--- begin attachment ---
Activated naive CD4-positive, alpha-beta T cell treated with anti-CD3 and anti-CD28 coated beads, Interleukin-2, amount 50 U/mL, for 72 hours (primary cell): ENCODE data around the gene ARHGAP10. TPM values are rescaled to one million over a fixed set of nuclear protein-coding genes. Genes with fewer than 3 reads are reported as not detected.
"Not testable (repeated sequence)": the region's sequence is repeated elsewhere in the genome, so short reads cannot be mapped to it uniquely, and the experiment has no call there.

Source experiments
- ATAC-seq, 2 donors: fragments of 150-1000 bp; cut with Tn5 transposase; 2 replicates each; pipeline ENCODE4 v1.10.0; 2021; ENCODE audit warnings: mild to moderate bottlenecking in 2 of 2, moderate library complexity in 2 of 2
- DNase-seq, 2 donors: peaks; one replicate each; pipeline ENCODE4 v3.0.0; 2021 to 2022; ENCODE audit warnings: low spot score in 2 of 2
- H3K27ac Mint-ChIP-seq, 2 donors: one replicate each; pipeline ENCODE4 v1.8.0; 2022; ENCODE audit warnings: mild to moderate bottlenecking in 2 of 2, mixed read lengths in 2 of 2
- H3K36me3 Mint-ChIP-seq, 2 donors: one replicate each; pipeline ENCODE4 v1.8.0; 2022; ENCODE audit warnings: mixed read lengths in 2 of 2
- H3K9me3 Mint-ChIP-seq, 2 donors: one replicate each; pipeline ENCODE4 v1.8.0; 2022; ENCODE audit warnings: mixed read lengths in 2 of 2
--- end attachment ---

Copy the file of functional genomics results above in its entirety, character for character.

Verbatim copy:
Activated naive CD4-positive, alpha-beta T cell treated with anti-CD3 and anti-CD28 coated beads, Interleukin-2, amount 50 U/mL, for 72 hours (primary cell): ENCODE data around the gene ARHGAP10. TPM values are rescaled to one million over a fixed set of nuclear protein-coding genes. Genes with fewer than 3 reads are reported as not detected.
"Not testable (repeated sequence)": the region's sequence is repeated elsewhere in the genome, so short reads cannot be mapped to it uniquely, and the experiment has no call there.

Source experiments
- ATAC-seq, 2 donors: fragments of 150-1000 bp; cut with Tn5 transposase; 2 replicates each; pipeline ENCODE4 v1.10.0; 2021; ENCODE audit warnings: mild to moderate bottlenecking in 2 of 2, moderate library complexity in 2 of 2
- DNase-seq, 2 donors: peaks; one replicate each; pipeline ENCODE4 v3.0.0; 2021 to 2022; ENCODE audit warnings: low spot score in 2 of 2
- H3K27ac Mint-ChIP-seq, 2 donors: one replicate each; pipeline ENCODE4 v1.8.0; 2022; ENCODE audit warnings: mild to moderate bottlenecking in 2 of 2, mixed read lengths in 2 of 2
- H3K36me3 Mint-ChIP-seq, 2 donors: one replicate each; pipeline ENCODE4 v1.8.0; 2022; ENCODE audit warnings: mixed read lengths in 2 of 2
- H3K9me3 Mint-ChIP-seq, 2 donors: one replicate each; pipeline ENCODE4 v1.8.0; 2022; ENCODE audit warnings: mixed read lengths in 2 of 2